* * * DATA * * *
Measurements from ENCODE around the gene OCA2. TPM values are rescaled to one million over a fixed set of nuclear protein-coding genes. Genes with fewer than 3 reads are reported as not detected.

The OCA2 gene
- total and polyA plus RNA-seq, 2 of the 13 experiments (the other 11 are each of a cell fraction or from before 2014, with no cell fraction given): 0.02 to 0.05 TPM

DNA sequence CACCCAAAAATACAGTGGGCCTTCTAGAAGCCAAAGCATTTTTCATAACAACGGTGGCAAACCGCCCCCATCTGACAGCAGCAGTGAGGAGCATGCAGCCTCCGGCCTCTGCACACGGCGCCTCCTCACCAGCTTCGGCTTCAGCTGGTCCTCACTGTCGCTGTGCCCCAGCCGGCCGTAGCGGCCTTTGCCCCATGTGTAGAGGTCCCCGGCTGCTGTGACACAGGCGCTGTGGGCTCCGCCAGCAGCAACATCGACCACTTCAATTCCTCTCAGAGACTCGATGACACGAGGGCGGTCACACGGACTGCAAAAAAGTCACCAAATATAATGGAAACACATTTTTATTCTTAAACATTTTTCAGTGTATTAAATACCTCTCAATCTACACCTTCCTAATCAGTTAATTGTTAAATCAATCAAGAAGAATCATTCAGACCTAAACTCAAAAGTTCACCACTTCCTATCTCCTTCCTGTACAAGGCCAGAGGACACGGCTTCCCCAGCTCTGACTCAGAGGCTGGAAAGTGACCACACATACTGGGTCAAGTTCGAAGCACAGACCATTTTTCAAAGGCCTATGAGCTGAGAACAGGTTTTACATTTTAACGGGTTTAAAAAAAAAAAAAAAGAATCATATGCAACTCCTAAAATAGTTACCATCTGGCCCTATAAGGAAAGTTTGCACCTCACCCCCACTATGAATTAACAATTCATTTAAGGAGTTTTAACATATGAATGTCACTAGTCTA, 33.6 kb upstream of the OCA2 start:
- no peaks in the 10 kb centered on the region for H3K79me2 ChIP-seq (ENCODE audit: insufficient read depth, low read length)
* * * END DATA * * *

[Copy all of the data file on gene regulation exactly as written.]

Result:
Measurements from ENCODE around the gene OCA2. TPM values are rescaled to one million over a fixed set of nuclear protein-coding genes. Genes with fewer than 3 reads are reported as not detected.

The OCA2 gene
- total and polyA plus RNA-seq, 2 of the 13 experiments (the other 11 are each of a cell fraction or from before 2014, with no cell fraction given): 0.02 to 0.05 TPM

DNA sequence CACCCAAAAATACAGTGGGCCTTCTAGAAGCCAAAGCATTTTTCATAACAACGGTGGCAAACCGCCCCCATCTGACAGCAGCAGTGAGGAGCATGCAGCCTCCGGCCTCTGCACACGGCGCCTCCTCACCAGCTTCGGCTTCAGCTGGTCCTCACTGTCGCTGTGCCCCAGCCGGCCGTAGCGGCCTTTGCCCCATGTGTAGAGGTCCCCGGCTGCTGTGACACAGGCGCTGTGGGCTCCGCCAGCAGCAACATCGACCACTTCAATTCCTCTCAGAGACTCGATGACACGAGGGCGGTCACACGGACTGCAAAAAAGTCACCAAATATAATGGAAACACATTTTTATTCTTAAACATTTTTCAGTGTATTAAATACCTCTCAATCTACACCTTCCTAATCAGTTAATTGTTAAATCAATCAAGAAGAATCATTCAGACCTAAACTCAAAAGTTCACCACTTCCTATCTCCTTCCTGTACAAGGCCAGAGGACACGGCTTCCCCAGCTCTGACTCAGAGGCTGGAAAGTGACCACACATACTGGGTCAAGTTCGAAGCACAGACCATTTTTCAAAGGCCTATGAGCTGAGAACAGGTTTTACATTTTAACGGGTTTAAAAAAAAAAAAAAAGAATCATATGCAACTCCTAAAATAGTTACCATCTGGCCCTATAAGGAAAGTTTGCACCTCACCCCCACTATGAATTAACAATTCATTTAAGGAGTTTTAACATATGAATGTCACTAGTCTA, 33.6 kb upstream of the OCA2 start:
- no peaks in the 10 kb centered on the region for H3K79me2 ChIP-seq (ENCODE audit: insufficient read depth, low read length)